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In the documentary The World According to Monsanto, there's a discussion with Midwest corn farmers (the kind that have a lot more than 1,000 acres) about Monsanto's methods. They said the atmosphere in the area had become appalling. There was no more goodwill or friendship between neighbours. People spied on each other, suspected each other, were ready to snitch on each other or feared being snitched on.

This is not just an effect of simple intellectual property. Seedsmen have always held rights to the varieties they create, so that XXX Seeds is the only company that can sell YYY variety, because they developed that variety. But with GM, the seeds are sold under contract of the Right-of-Use kind that software developers inflict on us: "paying for this software doesn't mean it's yours, just that you have a certain limited right of use". So, the farmer signs up that he may use the seeds and sell the crop, but not keep any seed back to sow again. And the next intensifier is that Monsanto enforces and persists in litigation so as to create a body of case law.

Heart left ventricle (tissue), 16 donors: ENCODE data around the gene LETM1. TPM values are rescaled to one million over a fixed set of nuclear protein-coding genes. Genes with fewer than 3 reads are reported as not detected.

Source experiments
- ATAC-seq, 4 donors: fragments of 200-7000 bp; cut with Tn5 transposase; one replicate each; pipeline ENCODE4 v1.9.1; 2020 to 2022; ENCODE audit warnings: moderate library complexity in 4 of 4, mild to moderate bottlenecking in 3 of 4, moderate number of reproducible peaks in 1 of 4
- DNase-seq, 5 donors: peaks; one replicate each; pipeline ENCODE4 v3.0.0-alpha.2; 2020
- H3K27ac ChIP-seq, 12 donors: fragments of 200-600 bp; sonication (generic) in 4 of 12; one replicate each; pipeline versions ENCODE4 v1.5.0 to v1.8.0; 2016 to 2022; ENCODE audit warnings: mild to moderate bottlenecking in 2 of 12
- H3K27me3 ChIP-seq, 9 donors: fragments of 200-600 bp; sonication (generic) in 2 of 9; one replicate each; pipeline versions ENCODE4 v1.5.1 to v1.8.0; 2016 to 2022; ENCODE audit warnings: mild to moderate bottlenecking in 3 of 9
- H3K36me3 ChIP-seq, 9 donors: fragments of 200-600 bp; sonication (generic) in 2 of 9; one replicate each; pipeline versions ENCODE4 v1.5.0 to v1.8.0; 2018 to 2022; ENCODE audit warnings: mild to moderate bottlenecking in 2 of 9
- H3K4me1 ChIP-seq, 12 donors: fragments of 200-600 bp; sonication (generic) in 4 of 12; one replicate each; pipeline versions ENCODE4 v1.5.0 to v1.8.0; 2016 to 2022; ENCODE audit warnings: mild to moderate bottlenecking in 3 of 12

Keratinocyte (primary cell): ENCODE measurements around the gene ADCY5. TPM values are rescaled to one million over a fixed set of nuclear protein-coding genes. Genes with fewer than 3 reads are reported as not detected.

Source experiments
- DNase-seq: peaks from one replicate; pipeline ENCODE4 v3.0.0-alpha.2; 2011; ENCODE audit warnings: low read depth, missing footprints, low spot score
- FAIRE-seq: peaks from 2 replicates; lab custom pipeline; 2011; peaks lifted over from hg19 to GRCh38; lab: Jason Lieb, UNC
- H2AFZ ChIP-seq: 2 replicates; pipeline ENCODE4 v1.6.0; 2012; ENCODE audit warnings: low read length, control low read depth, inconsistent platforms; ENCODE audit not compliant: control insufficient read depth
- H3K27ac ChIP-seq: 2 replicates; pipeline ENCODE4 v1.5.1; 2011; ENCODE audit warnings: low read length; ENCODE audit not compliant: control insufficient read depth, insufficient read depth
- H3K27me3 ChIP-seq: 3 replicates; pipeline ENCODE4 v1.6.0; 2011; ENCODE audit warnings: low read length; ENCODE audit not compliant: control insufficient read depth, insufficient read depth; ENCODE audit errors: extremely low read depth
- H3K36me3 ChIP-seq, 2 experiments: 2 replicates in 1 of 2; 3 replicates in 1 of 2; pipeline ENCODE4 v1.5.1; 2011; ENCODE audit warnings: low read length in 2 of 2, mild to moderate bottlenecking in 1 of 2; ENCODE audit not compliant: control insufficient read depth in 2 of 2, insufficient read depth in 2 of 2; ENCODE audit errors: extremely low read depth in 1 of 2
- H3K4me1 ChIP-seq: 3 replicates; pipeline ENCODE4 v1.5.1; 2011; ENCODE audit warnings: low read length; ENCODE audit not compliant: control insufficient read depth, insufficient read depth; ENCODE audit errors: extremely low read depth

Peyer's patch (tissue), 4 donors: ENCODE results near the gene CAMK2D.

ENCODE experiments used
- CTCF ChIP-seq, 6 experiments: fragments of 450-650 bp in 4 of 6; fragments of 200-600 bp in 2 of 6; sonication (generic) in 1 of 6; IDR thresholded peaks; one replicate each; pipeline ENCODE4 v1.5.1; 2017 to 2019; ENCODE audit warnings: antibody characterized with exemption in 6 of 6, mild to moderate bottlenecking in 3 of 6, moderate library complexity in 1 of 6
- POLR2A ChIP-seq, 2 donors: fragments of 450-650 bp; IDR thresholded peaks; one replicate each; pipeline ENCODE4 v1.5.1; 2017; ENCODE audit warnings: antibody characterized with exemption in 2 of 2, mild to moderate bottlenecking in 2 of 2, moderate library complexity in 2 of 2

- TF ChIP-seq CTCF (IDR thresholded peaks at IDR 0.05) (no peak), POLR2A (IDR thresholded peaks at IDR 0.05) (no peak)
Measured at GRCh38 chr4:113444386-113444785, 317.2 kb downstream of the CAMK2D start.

It's IP to the power of ten.

by afew (afew(a in a circle)eurotrib_dot_com) on Thu Apr 24th, 2008 at 07:34:41 AM EST
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